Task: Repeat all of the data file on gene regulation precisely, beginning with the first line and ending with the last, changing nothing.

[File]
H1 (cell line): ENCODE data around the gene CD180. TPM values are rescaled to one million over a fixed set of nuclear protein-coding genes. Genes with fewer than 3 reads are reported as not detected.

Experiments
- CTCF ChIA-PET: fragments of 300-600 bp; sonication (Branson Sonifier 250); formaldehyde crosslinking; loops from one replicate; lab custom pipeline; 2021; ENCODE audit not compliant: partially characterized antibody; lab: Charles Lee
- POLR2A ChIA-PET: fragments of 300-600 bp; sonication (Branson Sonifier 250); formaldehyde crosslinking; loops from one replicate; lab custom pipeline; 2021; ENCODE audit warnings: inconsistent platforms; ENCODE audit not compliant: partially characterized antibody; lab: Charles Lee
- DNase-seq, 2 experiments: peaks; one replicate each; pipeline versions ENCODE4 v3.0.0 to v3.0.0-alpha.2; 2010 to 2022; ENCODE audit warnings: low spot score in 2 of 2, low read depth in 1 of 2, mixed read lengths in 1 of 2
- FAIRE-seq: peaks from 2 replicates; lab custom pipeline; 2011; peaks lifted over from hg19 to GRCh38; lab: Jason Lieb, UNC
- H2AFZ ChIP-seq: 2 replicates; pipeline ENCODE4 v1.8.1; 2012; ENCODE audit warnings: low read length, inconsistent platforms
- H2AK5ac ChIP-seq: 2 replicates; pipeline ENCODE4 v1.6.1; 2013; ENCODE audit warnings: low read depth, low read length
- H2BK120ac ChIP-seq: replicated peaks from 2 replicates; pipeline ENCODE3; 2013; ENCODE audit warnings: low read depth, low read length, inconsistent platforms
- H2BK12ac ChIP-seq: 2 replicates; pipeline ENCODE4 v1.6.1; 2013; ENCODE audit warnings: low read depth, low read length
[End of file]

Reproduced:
H1 (cell line): ENCODE data around the gene CD180. TPM values are rescaled to one million over a fixed set of nuclear protein-coding genes. Genes with fewer than 3 reads are reported as not detected.

Experiments
- CTCF ChIA-PET: fragments of 300-600 bp; sonication (Branson Sonifier 250); formaldehyde crosslinking; loops from one replicate; lab custom pipeline; 2021; ENCODE audit not compliant: partially characterized antibody; lab: Charles Lee
- POLR2A ChIA-PET: fragments of 300-600 bp; sonication (Branson Sonifier 250); formaldehyde crosslinking; loops from one replicate; lab custom pipeline; 2021; ENCODE audit warnings: inconsistent platforms; ENCODE audit not compliant: partially characterized antibody; lab: Charles Lee
- DNase-seq, 2 experiments: peaks; one replicate each; pipeline versions ENCODE4 v3.0.0 to v3.0.0-alpha.2; 2010 to 2022; ENCODE audit warnings: low spot score in 2 of 2, low read depth in 1 of 2, mixed read lengths in 1 of 2
- FAIRE-seq: peaks from 2 replicates; lab custom pipeline; 2011; peaks lifted over from hg19 to GRCh38; lab: Jason Lieb, UNC
- H2AFZ ChIP-seq: 2 replicates; pipeline ENCODE4 v1.8.1; 2012; ENCODE audit warnings: low read length, inconsistent platforms
- H2AK5ac ChIP-seq: 2 replicates; pipeline ENCODE4 v1.6.1; 2013; ENCODE audit warnings: low read depth, low read length
- H2BK120ac ChIP-seq: replicated peaks from 2 replicates; pipeline ENCODE3; 2013; ENCODE audit warnings: low read depth, low read length, inconsistent platforms
- H2BK12ac ChIP-seq: 2 replicates; pipeline ENCODE4 v1.6.1; 2013; ENCODE audit warnings: low read depth, low read length